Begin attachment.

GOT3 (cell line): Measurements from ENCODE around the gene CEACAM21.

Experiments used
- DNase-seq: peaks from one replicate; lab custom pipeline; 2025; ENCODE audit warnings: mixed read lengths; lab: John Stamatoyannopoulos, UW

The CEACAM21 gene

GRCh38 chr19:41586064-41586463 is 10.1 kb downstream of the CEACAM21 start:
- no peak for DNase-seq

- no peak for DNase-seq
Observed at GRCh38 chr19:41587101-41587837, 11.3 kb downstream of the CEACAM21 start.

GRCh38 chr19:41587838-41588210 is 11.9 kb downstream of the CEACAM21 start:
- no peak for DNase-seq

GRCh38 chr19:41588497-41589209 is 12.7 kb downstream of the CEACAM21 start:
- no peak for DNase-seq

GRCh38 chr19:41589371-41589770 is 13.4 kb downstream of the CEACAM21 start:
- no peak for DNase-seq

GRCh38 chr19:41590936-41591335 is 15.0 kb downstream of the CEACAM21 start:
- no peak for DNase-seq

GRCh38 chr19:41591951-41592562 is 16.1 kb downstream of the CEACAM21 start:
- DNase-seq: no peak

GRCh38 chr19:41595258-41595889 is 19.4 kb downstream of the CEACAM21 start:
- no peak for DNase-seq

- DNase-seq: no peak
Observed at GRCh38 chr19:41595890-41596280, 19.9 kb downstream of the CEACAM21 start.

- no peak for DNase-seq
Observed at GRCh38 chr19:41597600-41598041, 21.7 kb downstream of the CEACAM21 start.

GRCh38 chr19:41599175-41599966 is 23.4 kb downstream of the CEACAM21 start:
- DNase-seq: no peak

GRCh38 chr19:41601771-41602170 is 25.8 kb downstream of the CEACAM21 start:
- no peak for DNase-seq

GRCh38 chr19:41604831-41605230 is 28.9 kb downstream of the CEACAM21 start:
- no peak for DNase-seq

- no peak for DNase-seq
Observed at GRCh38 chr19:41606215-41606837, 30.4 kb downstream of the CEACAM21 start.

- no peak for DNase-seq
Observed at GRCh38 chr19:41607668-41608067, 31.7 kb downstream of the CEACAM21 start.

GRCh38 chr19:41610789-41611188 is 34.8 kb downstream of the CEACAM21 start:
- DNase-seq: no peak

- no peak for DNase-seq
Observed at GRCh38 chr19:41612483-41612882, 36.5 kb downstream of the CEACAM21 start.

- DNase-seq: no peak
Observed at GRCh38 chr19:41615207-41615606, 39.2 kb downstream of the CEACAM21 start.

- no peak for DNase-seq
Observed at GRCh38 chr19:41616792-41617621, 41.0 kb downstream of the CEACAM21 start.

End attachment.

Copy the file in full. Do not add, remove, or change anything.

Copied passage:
GOT3 (cell line): Measurements from ENCODE around the gene CEACAM21.

Experiments used
- DNase-seq: peaks from one replicate; lab custom pipeline; 2025; ENCODE audit warnings: mixed read lengths; lab: John Stamatoyannopoulos, UW

The CEACAM21 gene

GRCh38 chr19:41586064-41586463 is 10.1 kb downstream of the CEACAM21 start:
- no peak for DNase-seq

- no peak for DNase-seq
Observed at GRCh38 chr19:41587101-41587837, 11.3 kb downstream of the CEACAM21 start.

GRCh38 chr19:41587838-41588210 is 11.9 kb downstream of the CEACAM21 start:
- no peak for DNase-seq

GRCh38 chr19:41588497-41589209 is 12.7 kb downstream of the CEACAM21 start:
- no peak for DNase-seq

GRCh38 chr19:41589371-41589770 is 13.4 kb downstream of the CEACAM21 start:
- no peak for DNase-seq

GRCh38 chr19:41590936-41591335 is 15.0 kb downstream of the CEACAM21 start:
- no peak for DNase-seq

GRCh38 chr19:41591951-41592562 is 16.1 kb downstream of the CEACAM21 start:
- DNase-seq: no peak

GRCh38 chr19:41595258-41595889 is 19.4 kb downstream of the CEACAM21 start:
- no peak for DNase-seq

- DNase-seq: no peak
Observed at GRCh38 chr19:41595890-41596280, 19.9 kb downstream of the CEACAM21 start.

- no peak for DNase-seq
Observed at GRCh38 chr19:41597600-41598041, 21.7 kb downstream of the CEACAM21 start.

GRCh38 chr19:41599175-41599966 is 23.4 kb downstream of the CEACAM21 start:
- DNase-seq: no peak

GRCh38 chr19:41601771-41602170 is 25.8 kb downstream of the CEACAM21 start:
- no peak for DNase-seq

GRCh38 chr19:41604831-41605230 is 28.9 kb downstream of the CEACAM21 start:
- no peak for DNase-seq

- no peak for DNase-seq
Observed at GRCh38 chr19:41606215-41606837, 30.4 kb downstream of the CEACAM21 start.

- no peak for DNase-seq
Observed at GRCh38 chr19:41607668-41608067, 31.7 kb downstream of the CEACAM21 start.

GRCh38 chr19:41610789-41611188 is 34.8 kb downstream of the CEACAM21 start:
- DNase-seq: no peak

- no peak for DNase-seq
Observed at GRCh38 chr19:41612483-41612882, 36.5 kb downstream of the CEACAM21 start.

- DNase-seq: no peak
Observed at GRCh38 chr19:41615207-41615606, 39.2 kb downstream of the CEACAM21 start.

- no peak for DNase-seq
Observed at GRCh38 chr19:41616792-41617621, 41.0 kb downstream of the CEACAM21 start.